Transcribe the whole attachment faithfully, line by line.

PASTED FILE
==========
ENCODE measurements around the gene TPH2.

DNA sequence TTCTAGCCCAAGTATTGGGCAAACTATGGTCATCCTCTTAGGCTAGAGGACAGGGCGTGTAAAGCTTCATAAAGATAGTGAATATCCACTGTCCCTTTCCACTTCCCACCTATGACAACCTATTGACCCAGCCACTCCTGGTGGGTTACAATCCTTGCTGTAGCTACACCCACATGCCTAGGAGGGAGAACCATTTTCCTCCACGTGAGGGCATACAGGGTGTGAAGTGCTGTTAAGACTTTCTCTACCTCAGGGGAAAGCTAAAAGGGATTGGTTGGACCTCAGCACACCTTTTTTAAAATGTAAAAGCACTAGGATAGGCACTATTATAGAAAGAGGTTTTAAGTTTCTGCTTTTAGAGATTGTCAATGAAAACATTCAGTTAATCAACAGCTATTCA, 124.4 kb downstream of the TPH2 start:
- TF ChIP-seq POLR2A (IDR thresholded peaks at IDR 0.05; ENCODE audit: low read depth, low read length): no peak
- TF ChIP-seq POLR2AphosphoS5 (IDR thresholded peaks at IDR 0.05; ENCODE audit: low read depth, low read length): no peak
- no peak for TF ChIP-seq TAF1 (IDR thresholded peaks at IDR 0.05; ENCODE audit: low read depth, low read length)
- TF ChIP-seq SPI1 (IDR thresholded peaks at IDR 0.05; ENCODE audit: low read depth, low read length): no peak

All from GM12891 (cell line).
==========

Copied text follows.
ENCODE measurements around the gene TPH2.

DNA sequence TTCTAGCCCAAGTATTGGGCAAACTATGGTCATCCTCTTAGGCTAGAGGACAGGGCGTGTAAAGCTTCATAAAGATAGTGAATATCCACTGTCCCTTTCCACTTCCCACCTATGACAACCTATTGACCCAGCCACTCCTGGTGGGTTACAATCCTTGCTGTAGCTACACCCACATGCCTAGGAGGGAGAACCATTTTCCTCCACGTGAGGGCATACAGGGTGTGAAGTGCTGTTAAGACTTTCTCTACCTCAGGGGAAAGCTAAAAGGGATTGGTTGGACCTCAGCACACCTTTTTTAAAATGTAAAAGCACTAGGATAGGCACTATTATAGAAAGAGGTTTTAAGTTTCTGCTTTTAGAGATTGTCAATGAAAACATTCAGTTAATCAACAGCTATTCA, 124.4 kb downstream of the TPH2 start:
- TF ChIP-seq POLR2A (IDR thresholded peaks at IDR 0.05; ENCODE audit: low read depth, low read length): no peak
- TF ChIP-seq POLR2AphosphoS5 (IDR thresholded peaks at IDR 0.05; ENCODE audit: low read depth, low read length): no peak
- no peak for TF ChIP-seq TAF1 (IDR thresholded peaks at IDR 0.05; ENCODE audit: low read depth, low read length)
- TF ChIP-seq SPI1 (IDR thresholded peaks at IDR 0.05; ENCODE audit: low read depth, low read length): no peak

All from GM12891 (cell line).